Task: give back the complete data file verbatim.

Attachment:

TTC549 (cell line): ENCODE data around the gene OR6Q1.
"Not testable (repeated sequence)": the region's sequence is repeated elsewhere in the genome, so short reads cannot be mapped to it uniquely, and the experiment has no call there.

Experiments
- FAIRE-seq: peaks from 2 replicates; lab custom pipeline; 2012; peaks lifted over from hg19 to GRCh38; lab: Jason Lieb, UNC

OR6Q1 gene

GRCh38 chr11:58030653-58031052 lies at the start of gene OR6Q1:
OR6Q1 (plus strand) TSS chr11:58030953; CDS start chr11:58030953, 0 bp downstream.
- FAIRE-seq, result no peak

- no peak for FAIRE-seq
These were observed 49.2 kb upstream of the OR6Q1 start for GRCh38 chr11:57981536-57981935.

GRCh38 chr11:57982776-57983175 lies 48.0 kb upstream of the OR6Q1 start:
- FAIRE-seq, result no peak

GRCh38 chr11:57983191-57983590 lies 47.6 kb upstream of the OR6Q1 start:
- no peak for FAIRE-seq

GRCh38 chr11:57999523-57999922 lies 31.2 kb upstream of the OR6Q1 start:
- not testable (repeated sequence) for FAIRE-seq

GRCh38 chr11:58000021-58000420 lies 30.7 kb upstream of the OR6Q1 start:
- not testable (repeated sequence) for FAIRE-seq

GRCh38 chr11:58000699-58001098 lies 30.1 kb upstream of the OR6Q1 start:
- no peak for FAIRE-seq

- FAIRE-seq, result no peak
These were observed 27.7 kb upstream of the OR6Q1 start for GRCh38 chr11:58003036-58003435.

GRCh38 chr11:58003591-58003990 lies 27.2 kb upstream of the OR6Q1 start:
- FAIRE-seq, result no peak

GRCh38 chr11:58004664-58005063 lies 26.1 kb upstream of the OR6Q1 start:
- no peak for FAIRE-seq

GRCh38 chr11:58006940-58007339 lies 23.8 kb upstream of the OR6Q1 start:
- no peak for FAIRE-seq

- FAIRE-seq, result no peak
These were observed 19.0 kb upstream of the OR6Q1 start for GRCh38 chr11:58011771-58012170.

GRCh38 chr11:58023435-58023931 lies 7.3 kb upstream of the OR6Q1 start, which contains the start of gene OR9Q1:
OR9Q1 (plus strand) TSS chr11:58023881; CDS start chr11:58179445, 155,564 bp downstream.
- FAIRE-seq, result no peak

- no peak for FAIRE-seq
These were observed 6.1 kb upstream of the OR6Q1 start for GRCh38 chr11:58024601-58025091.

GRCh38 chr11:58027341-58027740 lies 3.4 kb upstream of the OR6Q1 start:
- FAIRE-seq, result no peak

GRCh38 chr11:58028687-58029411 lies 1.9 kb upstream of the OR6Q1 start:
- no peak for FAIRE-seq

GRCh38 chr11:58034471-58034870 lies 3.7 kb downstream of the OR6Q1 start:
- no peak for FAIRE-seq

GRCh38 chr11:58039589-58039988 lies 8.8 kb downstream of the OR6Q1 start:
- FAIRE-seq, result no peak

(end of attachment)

TTC549 (cell line): ENCODE data around the gene OR6Q1.
"Not testable (repeated sequence)": the region's sequence is repeated elsewhere in the genome, so short reads cannot be mapped to it uniquely, and the experiment has no call there.

Experiments
- FAIRE-seq: peaks from 2 replicates; lab custom pipeline; 2012; peaks lifted over from hg19 to GRCh38; lab: Jason Lieb, UNC

OR6Q1 gene

GRCh38 chr11:58030653-58031052 lies at the start of gene OR6Q1:
OR6Q1 (plus strand) TSS chr11:58030953; CDS start chr11:58030953, 0 bp downstream.
- FAIRE-seq, result no peak

- no peak for FAIRE-seq
These were observed 49.2 kb upstream of the OR6Q1 start for GRCh38 chr11:57981536-57981935.

GRCh38 chr11:57982776-57983175 lies 48.0 kb upstream of the OR6Q1 start:
- FAIRE-seq, result no peak

GRCh38 chr11:57983191-57983590 lies 47.6 kb upstream of the OR6Q1 start:
- no peak for FAIRE-seq

GRCh38 chr11:57999523-57999922 lies 31.2 kb upstream of the OR6Q1 start:
- not testable (repeated sequence) for FAIRE-seq

GRCh38 chr11:58000021-58000420 lies 30.7 kb upstream of the OR6Q1 start:
- not testable (repeated sequence) for FAIRE-seq

GRCh38 chr11:58000699-58001098 lies 30.1 kb upstream of the OR6Q1 start:
- no peak for FAIRE-seq

- FAIRE-seq, result no peak
These were observed 27.7 kb upstream of the OR6Q1 start for GRCh38 chr11:58003036-58003435.

GRCh38 chr11:58003591-58003990 lies 27.2 kb upstream of the OR6Q1 start:
- FAIRE-seq, result no peak

GRCh38 chr11:58004664-58005063 lies 26.1 kb upstream of the OR6Q1 start:
- no peak for FAIRE-seq

GRCh38 chr11:58006940-58007339 lies 23.8 kb upstream of the OR6Q1 start:
- no peak for FAIRE-seq

- FAIRE-seq, result no peak
These were observed 19.0 kb upstream of the OR6Q1 start for GRCh38 chr11:58011771-58012170.

GRCh38 chr11:58023435-58023931 lies 7.3 kb upstream of the OR6Q1 start, which contains the start of gene OR9Q1:
OR9Q1 (plus strand) TSS chr11:58023881; CDS start chr11:58179445, 155,564 bp downstream.
- FAIRE-seq, result no peak

- no peak for FAIRE-seq
These were observed 6.1 kb upstream of the OR6Q1 start for GRCh38 chr11:58024601-58025091.

GRCh38 chr11:58027341-58027740 lies 3.4 kb upstream of the OR6Q1 start:
- FAIRE-seq, result no peak

GRCh38 chr11:58028687-58029411 lies 1.9 kb upstream of the OR6Q1 start:
- no peak for FAIRE-seq

GRCh38 chr11:58034471-58034870 lies 3.7 kb downstream of the OR6Q1 start:
- no peak for FAIRE-seq

GRCh38 chr11:58039589-58039988 lies 8.8 kb downstream of the OR6Q1 start:
- FAIRE-seq, result no peak